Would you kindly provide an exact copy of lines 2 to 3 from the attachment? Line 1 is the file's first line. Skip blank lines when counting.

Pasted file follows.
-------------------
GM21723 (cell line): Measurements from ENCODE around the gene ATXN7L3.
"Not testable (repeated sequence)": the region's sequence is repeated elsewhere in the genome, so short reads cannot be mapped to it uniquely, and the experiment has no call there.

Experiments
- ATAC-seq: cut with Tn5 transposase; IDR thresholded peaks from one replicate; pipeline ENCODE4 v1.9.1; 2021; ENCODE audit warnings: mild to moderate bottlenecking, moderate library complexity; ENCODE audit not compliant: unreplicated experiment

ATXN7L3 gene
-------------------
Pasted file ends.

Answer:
"Not testable (repeated sequence)": the region's sequence is repeated elsewhere in the genome, so short reads cannot be mapped to it uniquely, and the experiment has no call there.

Experiments